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      Hebeloma in the Malay Peninsula: Masquerading within Psathyrella

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          In 1994 Corner published five new species within the genus Psathyrella , all having been collected on the Malay Peninsula between 1929 and 1930. Three of these species belong to the genus Hebeloma and with their vinaceous colored lamellae and spore print, when fresh, they belong to H. sect. Porphyrospora . Of these three species, only one, P. flavidifolia , was validly published and thus we herewith recombine it as H. flavidifolium . The other two species, P. splendens and P. verrucispora , are synonyms of H. parvisporum and H. lactariolens , respectively. We also describe a new Malayan species, H. radicans , which also belongs to H. sect. Porphyrospora . These findings confirm the western Pacific Rim as a diversity hotspot for H. sect. Porphyrospora . The records described within this paper, represent the first recognition that the genus Hebeloma , and indeed that members of the ectomycorrhizal Hymenogastraceae , are present on the Malay Peninsula.

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          RAxML version 8: a tool for phylogenetic analysis and post-analysis of large phylogenies

          Motivation: Phylogenies are increasingly used in all fields of medical and biological research. Moreover, because of the next-generation sequencing revolution, datasets used for conducting phylogenetic analyses grow at an unprecedented pace. RAxML (Randomized Axelerated Maximum Likelihood) is a popular program for phylogenetic analyses of large datasets under maximum likelihood. Since the last RAxML paper in 2006, it has been continuously maintained and extended to accommodate the increasingly growing input datasets and to serve the needs of the user community. Results: I present some of the most notable new features and extensions of RAxML, such as a substantial extension of substitution models and supported data types, the introduction of SSE3, AVX and AVX2 vector intrinsics, techniques for reducing the memory requirements of the code and a plethora of operations for conducting post-analyses on sets of trees. In addition, an up-to-date 50-page user manual covering all new RAxML options is available. Availability and implementation: The code is available under GNU GPL at https://github.com/stamatak/standard-RAxML. Contact: alexandros.stamatakis@h-its.org Supplementary information: Supplementary data are available at Bioinformatics online.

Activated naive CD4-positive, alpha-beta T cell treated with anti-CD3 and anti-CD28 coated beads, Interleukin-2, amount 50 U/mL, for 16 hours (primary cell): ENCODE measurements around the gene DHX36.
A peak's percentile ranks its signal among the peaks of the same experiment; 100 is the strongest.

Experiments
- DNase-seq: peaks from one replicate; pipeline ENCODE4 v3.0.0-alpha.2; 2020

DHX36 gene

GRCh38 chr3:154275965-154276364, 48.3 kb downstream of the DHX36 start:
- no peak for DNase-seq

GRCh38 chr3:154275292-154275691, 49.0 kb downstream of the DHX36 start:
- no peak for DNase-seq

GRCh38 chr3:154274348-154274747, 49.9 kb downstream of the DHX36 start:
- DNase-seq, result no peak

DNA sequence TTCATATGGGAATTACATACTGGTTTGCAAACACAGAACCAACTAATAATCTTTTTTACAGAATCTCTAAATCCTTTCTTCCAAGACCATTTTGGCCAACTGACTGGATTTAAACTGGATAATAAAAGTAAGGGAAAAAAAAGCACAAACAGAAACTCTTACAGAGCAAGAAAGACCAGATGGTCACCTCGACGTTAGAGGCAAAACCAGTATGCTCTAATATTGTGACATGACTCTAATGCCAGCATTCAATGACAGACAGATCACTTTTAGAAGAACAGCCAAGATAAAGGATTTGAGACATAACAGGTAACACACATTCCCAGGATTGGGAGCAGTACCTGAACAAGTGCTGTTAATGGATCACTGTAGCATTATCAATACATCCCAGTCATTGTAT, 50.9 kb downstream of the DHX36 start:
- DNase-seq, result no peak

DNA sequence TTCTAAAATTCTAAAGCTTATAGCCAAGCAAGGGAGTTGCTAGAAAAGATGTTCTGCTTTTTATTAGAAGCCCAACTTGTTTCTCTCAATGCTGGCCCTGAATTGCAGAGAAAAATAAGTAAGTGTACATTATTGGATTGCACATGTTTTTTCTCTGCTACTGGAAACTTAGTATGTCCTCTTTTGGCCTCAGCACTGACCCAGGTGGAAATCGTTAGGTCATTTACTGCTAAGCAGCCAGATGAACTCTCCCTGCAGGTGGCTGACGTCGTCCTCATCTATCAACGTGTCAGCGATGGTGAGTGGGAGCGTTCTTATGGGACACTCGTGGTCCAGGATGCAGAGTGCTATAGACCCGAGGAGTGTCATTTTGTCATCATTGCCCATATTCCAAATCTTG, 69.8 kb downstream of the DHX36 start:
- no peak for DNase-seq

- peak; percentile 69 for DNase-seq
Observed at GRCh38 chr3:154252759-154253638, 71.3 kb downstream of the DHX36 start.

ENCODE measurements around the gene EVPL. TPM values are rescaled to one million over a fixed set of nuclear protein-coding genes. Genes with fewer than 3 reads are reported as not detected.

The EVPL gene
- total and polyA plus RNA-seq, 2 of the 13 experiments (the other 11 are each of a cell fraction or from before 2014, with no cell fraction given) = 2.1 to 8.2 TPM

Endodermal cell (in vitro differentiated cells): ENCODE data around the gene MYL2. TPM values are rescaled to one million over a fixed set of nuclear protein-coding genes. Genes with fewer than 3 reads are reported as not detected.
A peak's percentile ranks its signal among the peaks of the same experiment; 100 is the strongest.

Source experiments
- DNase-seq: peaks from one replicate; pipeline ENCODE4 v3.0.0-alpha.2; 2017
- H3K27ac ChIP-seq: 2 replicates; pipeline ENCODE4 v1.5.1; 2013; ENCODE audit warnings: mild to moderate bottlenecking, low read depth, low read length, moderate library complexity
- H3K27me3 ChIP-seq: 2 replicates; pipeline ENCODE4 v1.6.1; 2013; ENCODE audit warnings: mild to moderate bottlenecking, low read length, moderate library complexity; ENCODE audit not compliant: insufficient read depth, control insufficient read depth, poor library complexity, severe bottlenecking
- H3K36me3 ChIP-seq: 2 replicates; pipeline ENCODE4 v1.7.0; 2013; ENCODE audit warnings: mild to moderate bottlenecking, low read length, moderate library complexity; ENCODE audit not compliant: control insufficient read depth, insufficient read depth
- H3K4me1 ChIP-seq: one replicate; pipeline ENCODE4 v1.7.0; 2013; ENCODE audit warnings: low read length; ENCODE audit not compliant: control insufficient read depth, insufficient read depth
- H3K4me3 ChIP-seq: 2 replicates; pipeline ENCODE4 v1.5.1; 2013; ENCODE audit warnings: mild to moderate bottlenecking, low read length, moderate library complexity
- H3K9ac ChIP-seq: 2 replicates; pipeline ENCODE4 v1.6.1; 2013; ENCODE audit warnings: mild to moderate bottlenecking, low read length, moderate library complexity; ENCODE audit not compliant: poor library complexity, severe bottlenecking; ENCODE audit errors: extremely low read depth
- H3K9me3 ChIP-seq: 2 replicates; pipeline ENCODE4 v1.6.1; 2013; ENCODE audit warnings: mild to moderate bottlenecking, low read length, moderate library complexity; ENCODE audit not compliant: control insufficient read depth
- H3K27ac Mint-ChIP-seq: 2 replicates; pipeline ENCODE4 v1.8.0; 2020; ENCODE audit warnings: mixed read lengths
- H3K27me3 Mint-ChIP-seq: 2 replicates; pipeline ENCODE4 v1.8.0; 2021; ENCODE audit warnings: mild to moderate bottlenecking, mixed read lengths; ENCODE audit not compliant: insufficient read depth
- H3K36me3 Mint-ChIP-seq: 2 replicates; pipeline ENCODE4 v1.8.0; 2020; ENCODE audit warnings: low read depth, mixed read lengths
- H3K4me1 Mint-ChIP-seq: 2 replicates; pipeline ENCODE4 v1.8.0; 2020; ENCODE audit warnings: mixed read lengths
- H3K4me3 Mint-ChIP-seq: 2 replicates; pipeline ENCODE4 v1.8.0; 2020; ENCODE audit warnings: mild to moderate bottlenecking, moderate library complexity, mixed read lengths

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            IQ-TREE: A Fast and Effective Stochastic Algorithm for Estimating Maximum-Likelihood Phylogenies

            Large phylogenomics data sets require fast tree inference methods, especially for maximum-likelihood (ML) phylogenies. Fast programs exist, but due to inherent heuristics to find optimal trees, it is not clear whether the best tree is found. Thus, there is need for additional approaches that employ different search strategies to find ML trees and that are at the same time as fast as currently available ML programs. We show that a combination of hill-climbing approaches and a stochastic perturbation method can be time-efficiently implemented. If we allow the same CPU time as RAxML and PhyML, then our software IQ-TREE found higher likelihoods between 62.2% and 87.1% of the studied alignments, thus efficiently exploring the tree-space. If we use the IQ-TREE stopping rule, RAxML and PhyML are faster in 75.7% and 47.1% of the DNA alignments and 42.2% and 100% of the protein alignments, respectively. However, the range of obtaining higher likelihoods with IQ-TREE improves to 73.3-97.1%.